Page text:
Audiologic Consequences of Gunshot Wounds to the Temporal Bone Show No Relation to Concomitant Neurologic or Vascular Injuries

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Annals of Otology, Rhinology and Laryngology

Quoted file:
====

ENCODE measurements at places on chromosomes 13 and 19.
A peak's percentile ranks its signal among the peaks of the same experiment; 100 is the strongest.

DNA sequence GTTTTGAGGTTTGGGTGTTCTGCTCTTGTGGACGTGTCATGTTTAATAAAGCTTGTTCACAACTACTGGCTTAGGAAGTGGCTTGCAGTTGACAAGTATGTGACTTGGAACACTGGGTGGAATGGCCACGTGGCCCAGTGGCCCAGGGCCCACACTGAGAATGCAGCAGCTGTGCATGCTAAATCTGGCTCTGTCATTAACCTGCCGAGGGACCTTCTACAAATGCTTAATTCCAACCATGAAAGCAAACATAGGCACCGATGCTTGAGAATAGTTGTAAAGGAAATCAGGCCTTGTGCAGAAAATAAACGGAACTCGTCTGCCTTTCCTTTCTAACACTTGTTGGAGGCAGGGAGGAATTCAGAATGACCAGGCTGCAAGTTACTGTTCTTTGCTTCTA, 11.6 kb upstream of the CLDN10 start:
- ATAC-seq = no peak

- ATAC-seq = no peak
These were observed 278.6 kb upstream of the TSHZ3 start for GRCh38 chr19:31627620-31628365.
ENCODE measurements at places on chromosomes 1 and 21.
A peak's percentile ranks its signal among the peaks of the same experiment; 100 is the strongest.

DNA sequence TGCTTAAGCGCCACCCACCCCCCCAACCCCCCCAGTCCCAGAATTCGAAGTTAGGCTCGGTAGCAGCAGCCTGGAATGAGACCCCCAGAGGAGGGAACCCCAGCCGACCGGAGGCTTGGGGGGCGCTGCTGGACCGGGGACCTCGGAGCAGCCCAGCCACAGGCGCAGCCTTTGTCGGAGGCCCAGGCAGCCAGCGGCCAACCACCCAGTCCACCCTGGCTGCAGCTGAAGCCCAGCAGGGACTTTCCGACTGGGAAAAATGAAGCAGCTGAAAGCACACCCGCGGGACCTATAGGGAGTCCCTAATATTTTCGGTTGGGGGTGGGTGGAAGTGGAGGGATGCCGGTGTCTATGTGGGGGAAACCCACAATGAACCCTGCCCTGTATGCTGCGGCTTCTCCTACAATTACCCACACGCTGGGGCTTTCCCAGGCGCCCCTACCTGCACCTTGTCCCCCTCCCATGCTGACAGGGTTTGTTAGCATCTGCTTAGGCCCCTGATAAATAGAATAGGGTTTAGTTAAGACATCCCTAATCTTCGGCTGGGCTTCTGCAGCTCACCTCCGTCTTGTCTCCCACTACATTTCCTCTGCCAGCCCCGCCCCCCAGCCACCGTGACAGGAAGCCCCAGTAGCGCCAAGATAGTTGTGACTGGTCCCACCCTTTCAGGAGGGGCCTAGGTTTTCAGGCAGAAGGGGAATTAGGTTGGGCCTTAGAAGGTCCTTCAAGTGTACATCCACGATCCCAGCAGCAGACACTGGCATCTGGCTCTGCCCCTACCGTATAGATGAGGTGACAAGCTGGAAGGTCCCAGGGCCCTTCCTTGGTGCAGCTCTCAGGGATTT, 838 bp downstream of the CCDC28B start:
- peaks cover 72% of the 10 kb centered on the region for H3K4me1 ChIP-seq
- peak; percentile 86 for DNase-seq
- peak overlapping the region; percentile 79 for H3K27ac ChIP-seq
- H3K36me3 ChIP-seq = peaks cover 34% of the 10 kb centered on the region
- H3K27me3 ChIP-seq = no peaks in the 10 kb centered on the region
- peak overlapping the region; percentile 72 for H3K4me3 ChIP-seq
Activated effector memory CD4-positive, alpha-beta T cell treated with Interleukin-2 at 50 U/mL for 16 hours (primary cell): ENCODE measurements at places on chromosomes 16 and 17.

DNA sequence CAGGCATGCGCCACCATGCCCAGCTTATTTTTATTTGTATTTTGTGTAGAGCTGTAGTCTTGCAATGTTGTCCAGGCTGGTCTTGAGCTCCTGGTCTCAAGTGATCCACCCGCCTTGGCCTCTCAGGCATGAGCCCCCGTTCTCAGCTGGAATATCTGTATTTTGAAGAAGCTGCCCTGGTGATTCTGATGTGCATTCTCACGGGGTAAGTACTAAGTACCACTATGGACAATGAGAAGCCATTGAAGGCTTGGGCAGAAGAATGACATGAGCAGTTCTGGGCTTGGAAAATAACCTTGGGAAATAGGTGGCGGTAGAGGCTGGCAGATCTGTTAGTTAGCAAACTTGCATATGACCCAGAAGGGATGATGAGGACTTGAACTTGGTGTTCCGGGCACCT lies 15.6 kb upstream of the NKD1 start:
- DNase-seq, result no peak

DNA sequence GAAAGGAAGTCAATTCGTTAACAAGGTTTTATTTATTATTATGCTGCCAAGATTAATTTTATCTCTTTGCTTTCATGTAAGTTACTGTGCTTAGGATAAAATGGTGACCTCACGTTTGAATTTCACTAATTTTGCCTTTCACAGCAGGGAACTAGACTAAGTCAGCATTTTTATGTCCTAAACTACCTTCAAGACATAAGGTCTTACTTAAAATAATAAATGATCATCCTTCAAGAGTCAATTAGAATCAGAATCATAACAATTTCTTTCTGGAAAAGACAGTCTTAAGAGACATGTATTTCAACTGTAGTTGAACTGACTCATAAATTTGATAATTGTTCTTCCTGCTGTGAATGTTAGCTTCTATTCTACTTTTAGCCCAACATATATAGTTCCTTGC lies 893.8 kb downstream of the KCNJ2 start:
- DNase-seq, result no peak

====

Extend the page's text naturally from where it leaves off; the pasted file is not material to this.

Objectives: To evaluate audiologic consequences of gunshot wounds (GSWs) to the temporal bone (TB), and to correlate hearing outcomes with neurologic and vascular injuries adjacent to the temporal bone. Study design: Retrospective case series. Setting: University-based level-one trauma center. Methods: Retrospective review of 35 patients surviving TB ballistic injury, 2012 to 2021. Main outcomes were audiologic results. Demographics, concomitant injuries, CT, and interventions were reviewed. Results: Mean age was 30.7 years; 80% male. Seventeen patients (48.6%) underwent audiologic testing. Mean pure tone average (PTA) was 75 ± 35 dB, bone line average 41 ± 26 dB, and speech discrimination score (SDS) 60 ± 43%. Nineteen (54.3%) demonstrated facial nerve injury (FNI), who were more likely to show SNHL especially anacusis, though their mean PTA and SDS were not statistically different from those without (P =.30 and.47, respectively). Radiographic review of those with sensorineural loss (SNHL, 6/17) revealed otic capsule-disrupting fracture (n = 2), pneumolabyrinth (n = 2), intracranial hemorrhage (n = 3). Those with mixed loss (6/17) showed otic capsule-sparing fracture (n = 6), EAC injury (n = 5), ossicular discontinuity (n = 2), and intracranial hemorrhage (n = 4). Two with mastoid tip fractures alone had normal audiograms. Audiometric outcomes were not predicted by concomitant CSF leak, spinal injuries, vascular injuries, cranial neuropathies, or traumatic brain injury. Conclusions: All patterns of hearing loss—conductive, sensorineural, mixed and normal—may be seen following TB ballistic injuries. Trauma severe enough to disrupt the facial nerve is more likely to cause anacusis. However, all should be formally evaluated, since ballistic injuries complicated by neurologic or vascular damage do not necessarily correlate with worse audiologic outcomes, while patients with minimal fractures may demonstrate losses.

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